Criticism of Religion

The “true neutral” Catholic Church

Get ready for some no-holds-barred ranting (and some language).

Really? Still here? Okay, but don’t say I didn’t warn you.

So I saw this article recently. Then I found this one.

This is me putting on my “atheist” hat for a moment.

Churches only have the power they’re given, i.e., the power they get from their believers. If the Catholic Church had no members, we wouldn’t be having this conversation. When the sexual abuse allegations first hit in the United States, many people did leave the Catholic Church, so many that in the town where I was born in Maine, three churches closed their doors.

To which I say, “Good. What’s keeping the rest of you there?”

Seriously. I’ve been wanting to ask this question for years. I haven’t before, because I thought it was probably rude. Now I don’t care if it is – I genuinely want to know why anyone still goes to Mass anymore.

Tradition? Turning a blind eye to the abuse because it’s too uncomfortable to look? Don’t care because it didn’t happen to you?

Or maybe you’ve “forgiven” the Church (like you have that power; only the victims do, and the Catholic God). How can you forgive child sexual abuse committed by priests abusing their power and the faith other people put in them? How can you condone the half-hearted, half-assed measures of the Church to try to make things good with the victims – commissions appointed that are subsequently ignored, etc?

The day the Catholic Church announces that it is telling its priests and bishops to cooperate fully with civil law enforcement and report any and all instances of abuse the minute they are aware of them, then I will withdraw my charges. Until then, I say to the Mass-attending Catholics out there: This is within your power to stop. The minute you stop going to church is the minute you take back the power you have given the Church. You are free to take it back whenever you want. Nothing’s stopping you from worshipping God in the privacy of your home, someone else’s home, a rented hall, wherever. And certainly, nothing’s stopping you from ceasing to give the Church money.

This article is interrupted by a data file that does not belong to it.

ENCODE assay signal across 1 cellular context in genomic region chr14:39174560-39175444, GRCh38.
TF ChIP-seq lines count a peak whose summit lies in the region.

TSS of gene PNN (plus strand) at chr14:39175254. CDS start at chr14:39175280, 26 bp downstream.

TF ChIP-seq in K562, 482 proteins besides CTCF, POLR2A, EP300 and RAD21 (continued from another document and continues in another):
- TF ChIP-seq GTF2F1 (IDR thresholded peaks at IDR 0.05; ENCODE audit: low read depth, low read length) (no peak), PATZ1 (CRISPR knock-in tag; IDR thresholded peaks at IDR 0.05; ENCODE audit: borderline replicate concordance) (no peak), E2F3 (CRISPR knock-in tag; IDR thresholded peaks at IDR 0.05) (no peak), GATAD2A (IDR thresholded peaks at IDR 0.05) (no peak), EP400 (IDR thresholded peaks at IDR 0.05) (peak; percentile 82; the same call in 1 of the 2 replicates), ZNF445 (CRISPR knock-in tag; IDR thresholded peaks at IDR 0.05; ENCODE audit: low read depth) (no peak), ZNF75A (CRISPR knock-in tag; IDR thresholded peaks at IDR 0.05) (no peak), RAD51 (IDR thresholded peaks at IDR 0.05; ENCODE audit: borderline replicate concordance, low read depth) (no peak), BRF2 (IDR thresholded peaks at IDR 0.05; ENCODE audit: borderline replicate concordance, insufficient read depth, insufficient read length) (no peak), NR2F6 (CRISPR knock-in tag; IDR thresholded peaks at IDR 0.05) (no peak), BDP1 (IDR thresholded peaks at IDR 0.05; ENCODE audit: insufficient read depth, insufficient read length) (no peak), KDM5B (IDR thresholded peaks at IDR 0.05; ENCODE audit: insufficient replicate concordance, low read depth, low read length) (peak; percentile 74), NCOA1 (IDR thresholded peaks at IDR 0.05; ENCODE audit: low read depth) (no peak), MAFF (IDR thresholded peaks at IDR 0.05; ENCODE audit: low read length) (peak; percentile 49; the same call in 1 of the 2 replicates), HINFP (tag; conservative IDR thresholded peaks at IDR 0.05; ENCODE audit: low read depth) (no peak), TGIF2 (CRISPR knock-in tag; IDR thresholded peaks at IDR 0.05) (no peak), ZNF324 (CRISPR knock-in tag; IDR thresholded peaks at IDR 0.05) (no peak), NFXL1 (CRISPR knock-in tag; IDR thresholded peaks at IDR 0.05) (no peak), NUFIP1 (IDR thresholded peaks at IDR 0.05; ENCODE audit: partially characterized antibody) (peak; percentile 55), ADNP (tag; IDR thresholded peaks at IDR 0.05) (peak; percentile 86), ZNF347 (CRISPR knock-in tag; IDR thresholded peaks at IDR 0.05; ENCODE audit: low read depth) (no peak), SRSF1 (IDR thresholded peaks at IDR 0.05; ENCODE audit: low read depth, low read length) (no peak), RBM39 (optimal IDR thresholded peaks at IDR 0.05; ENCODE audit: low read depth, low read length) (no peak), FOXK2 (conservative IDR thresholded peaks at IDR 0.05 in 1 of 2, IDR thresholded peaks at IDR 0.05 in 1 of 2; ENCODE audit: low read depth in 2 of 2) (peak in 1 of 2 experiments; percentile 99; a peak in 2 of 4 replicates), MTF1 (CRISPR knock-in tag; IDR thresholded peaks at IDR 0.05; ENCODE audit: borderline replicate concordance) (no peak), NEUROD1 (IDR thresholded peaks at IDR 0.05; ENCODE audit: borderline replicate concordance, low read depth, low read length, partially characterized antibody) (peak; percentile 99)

I appeal to you, Catholic churchgoers, ask yourselves: Why am I still going to church? What has the Catholic Church done to earn my loyalty even after all the wrongs it’s committed? And make no mistake, they are wrongs. Well, they aren’t good, are they? It wasn’t “good” for the Catholic Church to initially deny the problem and move offending priests around so the problem spread like a cancer. And it’s not “good” to create a Pontifical Commission for the Protection of Minors and then give it no authority to instruct new bishops. If it’s not good, that only leaves one other option, doesn’t it? (Now, role-playing gamers at this point may be thinking, “But what about neutral?” Even if you want to call the Church’s behavior neutral, that’s not exactly a ringing endorsement – a church, a body supposedly concerned with promoting good, behaving neutrally? Really? For everyone else who’s not a gamer, here’s an alignment chart of Doctor Who, so you have some idea of what I’m talking about. In terms of this chart, I guess I would have to call the Church’s current approach “true neutral,” even though its disregard of civil law makes me want to put it in one of the chaotic categories.)

Oh, and in case you’re thinking I’m only ranting because I’m no longer Catholic and my new faith gets a free pass, trust me, it doesn’t. If my temple screws up, I’m going to be the first one blogging about it, and if I have to leave that temple, I will.